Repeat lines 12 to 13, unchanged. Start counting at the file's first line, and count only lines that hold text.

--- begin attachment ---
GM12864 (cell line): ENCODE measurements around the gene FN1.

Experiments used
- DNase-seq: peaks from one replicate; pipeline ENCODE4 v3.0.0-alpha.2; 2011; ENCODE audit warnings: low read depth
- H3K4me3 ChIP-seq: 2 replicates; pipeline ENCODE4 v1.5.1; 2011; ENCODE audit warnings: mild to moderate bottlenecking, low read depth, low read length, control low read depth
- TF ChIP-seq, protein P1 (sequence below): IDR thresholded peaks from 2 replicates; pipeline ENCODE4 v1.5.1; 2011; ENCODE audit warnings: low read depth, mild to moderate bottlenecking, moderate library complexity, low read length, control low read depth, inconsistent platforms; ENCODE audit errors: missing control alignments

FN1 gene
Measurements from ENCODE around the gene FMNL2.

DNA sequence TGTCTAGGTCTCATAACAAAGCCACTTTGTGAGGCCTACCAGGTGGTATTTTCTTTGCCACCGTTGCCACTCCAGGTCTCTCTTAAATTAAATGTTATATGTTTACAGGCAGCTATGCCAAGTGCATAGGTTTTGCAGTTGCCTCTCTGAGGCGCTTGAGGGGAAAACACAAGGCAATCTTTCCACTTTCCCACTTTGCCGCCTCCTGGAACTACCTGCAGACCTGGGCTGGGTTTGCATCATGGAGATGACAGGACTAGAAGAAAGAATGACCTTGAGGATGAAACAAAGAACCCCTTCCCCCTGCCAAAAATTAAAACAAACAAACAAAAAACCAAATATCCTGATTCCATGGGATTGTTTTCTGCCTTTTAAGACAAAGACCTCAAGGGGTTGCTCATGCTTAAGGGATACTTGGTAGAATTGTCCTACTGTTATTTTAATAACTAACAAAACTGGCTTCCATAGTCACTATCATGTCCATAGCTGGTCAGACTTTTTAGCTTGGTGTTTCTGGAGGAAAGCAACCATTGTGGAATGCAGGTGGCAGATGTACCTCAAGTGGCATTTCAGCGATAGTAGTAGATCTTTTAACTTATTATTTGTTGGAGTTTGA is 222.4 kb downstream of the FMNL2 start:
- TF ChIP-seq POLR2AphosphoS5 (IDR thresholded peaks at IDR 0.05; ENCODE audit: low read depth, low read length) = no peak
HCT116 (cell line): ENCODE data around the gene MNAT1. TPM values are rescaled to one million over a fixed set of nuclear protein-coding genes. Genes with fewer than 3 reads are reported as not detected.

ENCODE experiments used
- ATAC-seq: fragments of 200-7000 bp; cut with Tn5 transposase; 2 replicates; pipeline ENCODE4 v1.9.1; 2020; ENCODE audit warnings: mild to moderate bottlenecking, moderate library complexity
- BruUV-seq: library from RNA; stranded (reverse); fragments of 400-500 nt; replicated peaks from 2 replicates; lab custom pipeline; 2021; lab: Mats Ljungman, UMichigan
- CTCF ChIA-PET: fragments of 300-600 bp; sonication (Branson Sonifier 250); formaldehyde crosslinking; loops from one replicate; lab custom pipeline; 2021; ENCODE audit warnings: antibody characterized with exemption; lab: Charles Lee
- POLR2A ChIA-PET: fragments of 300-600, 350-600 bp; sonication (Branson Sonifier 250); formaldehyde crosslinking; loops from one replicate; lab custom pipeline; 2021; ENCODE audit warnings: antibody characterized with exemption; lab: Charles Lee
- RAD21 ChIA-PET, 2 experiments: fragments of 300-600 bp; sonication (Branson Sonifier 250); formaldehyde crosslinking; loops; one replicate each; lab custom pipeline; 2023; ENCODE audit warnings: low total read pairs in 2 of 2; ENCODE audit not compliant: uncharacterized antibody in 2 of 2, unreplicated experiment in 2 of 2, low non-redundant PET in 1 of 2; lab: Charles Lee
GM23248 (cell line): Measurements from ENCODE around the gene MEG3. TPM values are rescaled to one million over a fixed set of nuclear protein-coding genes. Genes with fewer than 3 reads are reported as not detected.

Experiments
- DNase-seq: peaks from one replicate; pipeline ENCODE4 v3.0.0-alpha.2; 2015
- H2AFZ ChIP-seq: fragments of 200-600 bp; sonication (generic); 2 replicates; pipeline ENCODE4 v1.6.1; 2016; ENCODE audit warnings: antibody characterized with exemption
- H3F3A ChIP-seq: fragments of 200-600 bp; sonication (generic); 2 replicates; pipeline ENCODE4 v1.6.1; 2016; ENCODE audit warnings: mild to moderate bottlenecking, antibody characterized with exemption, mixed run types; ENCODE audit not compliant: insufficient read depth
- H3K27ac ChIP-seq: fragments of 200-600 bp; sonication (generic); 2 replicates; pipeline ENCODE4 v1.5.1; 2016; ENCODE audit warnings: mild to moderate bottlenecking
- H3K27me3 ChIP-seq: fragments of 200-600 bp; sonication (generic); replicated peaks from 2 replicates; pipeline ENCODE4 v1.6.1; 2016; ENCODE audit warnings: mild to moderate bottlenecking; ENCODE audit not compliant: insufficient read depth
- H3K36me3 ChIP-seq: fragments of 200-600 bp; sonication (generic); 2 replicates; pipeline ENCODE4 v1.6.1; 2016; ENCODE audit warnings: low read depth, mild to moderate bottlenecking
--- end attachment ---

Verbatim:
- ATAC-seq: fragments of 200-7000 bp; cut with Tn5 transposase; 2 replicates; pipeline ENCODE4 v1.9.1; 2020; ENCODE audit warnings: mild to moderate bottlenecking, moderate library complexity
- BruUV-seq: library from RNA; stranded (reverse); fragments of 400-500 nt; replicated peaks from 2 replicates; lab custom pipeline; 2021; lab: Mats Ljungman, UMichigan